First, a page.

Hm. All available evidence actually indicates something else. All injuries (such as they were) were to Wilson’s right side. Now consider the geometries of this.

    I’ll wait while you come up with a plausible placement of bodies.

  • eric

    Bee:

    Jesus fucking Christ, eric, you’re still obsessed over PHOTOGRAPHS?

    I brought them up initially as an indication that the media coverage is biased and therefore untrustworthy. You’ve offered absolutely no defense of the media’s coverage or contradicted me on that substantive point, you’ve just complained about by example. And since that point, I have just been responding to your bitching about the subject. So if you don’t think the subject is worthy of conversation, stop commenting on it.

    CC @53:

    A grand jury indictment, is not vigilante justice, by any remotely sane sense of the word.

    Well not tautologically, no, because a grand jury is a part of the legal system. But in a more vernacular sense, I’m calling it vigilante justice if a grand jury doesn’t make their decision based on the data presented to them in the court setting, but rather goes with gut feeling or what they heard in the news or something like that. I will again make the analogy to a computer program and the GIGO problem: when you have a GIGO issue, that doesn’t necessarily mean there is anything wrong with your analytical engine. Noticing a GIGO issue and responding “hey, I need to rig the machine so it gives me the answer I think is right even when its fed garbage data in” is the absolutely wrong fix to try. In this case, Bee and others contend that the prosecutor basically tried to defend the accused in the grand jury rather than prosecute him. That’s a problem. It needs to be fixed. But its a ‘garbage data in’ problem, not a ‘grand jury not doing its job correctly’ problem. If, OTOH, the grand jury had taking this garbage data and converted it into a “hey, we want to indict this guy anyway” result, that would be pretty much viligantism in the vernacular sense. And personally, I think if grand juries started acting that way, then any good that might arise from this case would be quickly wiped out by such a system doing far more long-term harm to the poor and minorities – and the cause of equal justice. Let’s be blunt: if grand juries start basing their decisions on ‘extra-court’ factors, then for every Brown case where a cop is rightfully indicted in opposition to some prosecutor’s unfair bias, there’s going to be hundreds of poor black men indicted on flimsy non-evidence.

    EL @65:

    If you shoot someone who is unarmed, barring extreme evidence for self defense, you should go to trial. Doesn’t matter if you are a cop.

    I mostly agree with this. I disagree in that IMO it does matter if you are a cop: those cases should go to trial more often. The bar for what counts as ‘obviously self-defense’ should be higher for cops than with normal citizens…not lower, which is the way the system currently works. We entrust these people to use violence on us and our neighbors when necessary. To prevent abuse, the law should keep an extremely close eye on what counts as “when necessary” in that statement.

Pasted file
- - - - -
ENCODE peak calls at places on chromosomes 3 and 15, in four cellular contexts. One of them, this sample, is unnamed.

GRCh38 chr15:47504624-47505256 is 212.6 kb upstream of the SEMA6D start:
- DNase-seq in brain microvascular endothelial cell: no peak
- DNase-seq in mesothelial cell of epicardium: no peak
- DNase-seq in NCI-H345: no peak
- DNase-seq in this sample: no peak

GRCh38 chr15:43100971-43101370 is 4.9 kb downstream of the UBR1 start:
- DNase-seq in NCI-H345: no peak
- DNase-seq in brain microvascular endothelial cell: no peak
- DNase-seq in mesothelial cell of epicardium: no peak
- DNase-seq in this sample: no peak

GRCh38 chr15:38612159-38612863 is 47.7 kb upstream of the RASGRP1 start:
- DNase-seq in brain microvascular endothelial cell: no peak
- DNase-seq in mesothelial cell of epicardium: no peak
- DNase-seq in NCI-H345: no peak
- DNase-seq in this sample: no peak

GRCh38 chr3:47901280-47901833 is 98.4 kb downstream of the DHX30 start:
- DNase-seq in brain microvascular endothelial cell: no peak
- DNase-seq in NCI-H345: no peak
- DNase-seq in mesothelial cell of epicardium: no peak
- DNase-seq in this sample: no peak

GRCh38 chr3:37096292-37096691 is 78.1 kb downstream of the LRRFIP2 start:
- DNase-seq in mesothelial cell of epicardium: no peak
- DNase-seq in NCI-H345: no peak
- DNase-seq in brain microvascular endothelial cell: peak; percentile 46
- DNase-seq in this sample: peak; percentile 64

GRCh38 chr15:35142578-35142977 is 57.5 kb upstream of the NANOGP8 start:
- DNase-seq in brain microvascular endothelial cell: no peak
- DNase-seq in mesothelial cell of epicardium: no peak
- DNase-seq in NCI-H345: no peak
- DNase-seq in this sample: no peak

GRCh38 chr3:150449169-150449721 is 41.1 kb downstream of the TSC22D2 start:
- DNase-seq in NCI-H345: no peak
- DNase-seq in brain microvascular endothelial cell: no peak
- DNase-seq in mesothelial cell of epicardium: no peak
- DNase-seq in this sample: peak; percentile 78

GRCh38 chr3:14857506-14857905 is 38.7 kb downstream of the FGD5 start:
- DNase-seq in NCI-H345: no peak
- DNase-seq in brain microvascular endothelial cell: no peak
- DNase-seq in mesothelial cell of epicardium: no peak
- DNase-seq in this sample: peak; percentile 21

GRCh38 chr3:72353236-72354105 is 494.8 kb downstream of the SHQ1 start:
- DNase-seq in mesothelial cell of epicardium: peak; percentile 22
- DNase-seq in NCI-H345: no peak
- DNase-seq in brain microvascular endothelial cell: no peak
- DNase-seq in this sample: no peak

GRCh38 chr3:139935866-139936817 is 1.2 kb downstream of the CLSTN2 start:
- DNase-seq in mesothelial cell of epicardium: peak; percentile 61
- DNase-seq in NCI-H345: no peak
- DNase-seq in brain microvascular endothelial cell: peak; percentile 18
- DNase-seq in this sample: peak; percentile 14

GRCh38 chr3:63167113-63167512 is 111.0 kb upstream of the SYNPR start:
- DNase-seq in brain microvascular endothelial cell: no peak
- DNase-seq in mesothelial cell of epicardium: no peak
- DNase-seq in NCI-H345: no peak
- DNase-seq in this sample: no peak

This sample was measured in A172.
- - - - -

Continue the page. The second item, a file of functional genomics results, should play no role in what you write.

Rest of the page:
• http://motherwell.livejournal.com/ Raging Bee

    I think you’re batshit crazy and/or flagrantly dishonest. You think the same of me. I don’t see any reason to bring that up here again.

    Then why did you just bring it up?

  • http://motherwell.livejournal.com/ Raging Bee

    I brought [photographs] up initially as an indication that the media coverage is biased and therefore untrustworthy.

    No, you brought them up as an excuse to avoid talking about more important aspects of the case. Also, “biased” does not always mean “untrustworthy” — unless of course you’re looking for an excuse to ignore a huge mass of information that’s staring you in the face. Salon and Al Jazeera America are clearly biased, yes — but they’ve still proven themselves more trustworthy than people like you who keep on supporting incompetent cops and bogus legal maneuvering regardless of the available evidence.

    You’ve offered absolutely no defense of the media’s coverage…

    I never intended to defend anything; I merely stated facts and reasoning that you had clearly missed.

    …or contradicted me on that substantive point…

    As I already said, your hand-waving about photographs was not a substantive point. It was an attempt to divert attention from substance.

    But in a more vernacular sense, I’m calling it vigilante justice if a grand jury doesn’t make their decision based on the data presented to them in the court setting, but rather goes with gut feeling or what they heard in the news or something like that.

    You’re still misusing the word “vigilante.” Words have specific meanings, and misusing them to mean something else is a form of lying.

    We entrust these people to use violence on us and our neighbors when necessary. To prevent abuse, the law should keep an extremely close eye on what counts as “when necessary” in that statement.